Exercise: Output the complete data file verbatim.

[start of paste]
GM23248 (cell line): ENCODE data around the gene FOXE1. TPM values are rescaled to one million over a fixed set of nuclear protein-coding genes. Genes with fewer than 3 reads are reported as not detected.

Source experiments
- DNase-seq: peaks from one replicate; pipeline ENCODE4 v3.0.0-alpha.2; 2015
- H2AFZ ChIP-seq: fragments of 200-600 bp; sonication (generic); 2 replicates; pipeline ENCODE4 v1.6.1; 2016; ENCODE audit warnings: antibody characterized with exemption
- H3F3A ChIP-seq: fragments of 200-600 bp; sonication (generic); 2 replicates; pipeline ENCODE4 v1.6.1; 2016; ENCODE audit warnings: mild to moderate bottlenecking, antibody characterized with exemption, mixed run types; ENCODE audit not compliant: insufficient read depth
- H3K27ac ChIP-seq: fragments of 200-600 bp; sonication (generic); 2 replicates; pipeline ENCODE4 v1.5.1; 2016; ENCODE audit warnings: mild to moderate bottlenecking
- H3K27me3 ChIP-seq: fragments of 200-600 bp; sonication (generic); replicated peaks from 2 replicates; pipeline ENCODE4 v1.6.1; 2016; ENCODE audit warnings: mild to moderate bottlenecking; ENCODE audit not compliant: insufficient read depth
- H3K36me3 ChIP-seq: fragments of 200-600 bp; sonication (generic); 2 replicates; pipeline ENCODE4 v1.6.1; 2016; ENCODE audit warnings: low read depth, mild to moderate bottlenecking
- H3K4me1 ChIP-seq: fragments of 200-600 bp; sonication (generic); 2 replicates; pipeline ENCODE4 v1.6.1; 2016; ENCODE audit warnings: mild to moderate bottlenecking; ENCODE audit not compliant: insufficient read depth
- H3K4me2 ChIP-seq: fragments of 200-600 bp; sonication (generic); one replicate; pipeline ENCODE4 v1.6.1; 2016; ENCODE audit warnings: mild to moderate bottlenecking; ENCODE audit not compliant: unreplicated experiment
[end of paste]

GM23248 (cell line): ENCODE data around the gene FOXE1. TPM values are rescaled to one million over a fixed set of nuclear protein-coding genes. Genes with fewer than 3 reads are reported as not detected.

Source experiments
- DNase-seq: peaks from one replicate; pipeline ENCODE4 v3.0.0-alpha.2; 2015
- H2AFZ ChIP-seq: fragments of 200-600 bp; sonication (generic); 2 replicates; pipeline ENCODE4 v1.6.1; 2016; ENCODE audit warnings: antibody characterized with exemption
- H3F3A ChIP-seq: fragments of 200-600 bp; sonication (generic); 2 replicates; pipeline ENCODE4 v1.6.1; 2016; ENCODE audit warnings: mild to moderate bottlenecking, antibody characterized with exemption, mixed run types; ENCODE audit not compliant: insufficient read depth
- H3K27ac ChIP-seq: fragments of 200-600 bp; sonication (generic); 2 replicates; pipeline ENCODE4 v1.5.1; 2016; ENCODE audit warnings: mild to moderate bottlenecking
- H3K27me3 ChIP-seq: fragments of 200-600 bp; sonication (generic); replicated peaks from 2 replicates; pipeline ENCODE4 v1.6.1; 2016; ENCODE audit warnings: mild to moderate bottlenecking; ENCODE audit not compliant: insufficient read depth
- H3K36me3 ChIP-seq: fragments of 200-600 bp; sonication (generic); 2 replicates; pipeline ENCODE4 v1.6.1; 2016; ENCODE audit warnings: low read depth, mild to moderate bottlenecking
- H3K4me1 ChIP-seq: fragments of 200-600 bp; sonication (generic); 2 replicates; pipeline ENCODE4 v1.6.1; 2016; ENCODE audit warnings: mild to moderate bottlenecking; ENCODE audit not compliant: insufficient read depth
- H3K4me2 ChIP-seq: fragments of 200-600 bp; sonication (generic); one replicate; pipeline ENCODE4 v1.6.1; 2016; ENCODE audit warnings: mild to moderate bottlenecking; ENCODE audit not compliant: unreplicated experiment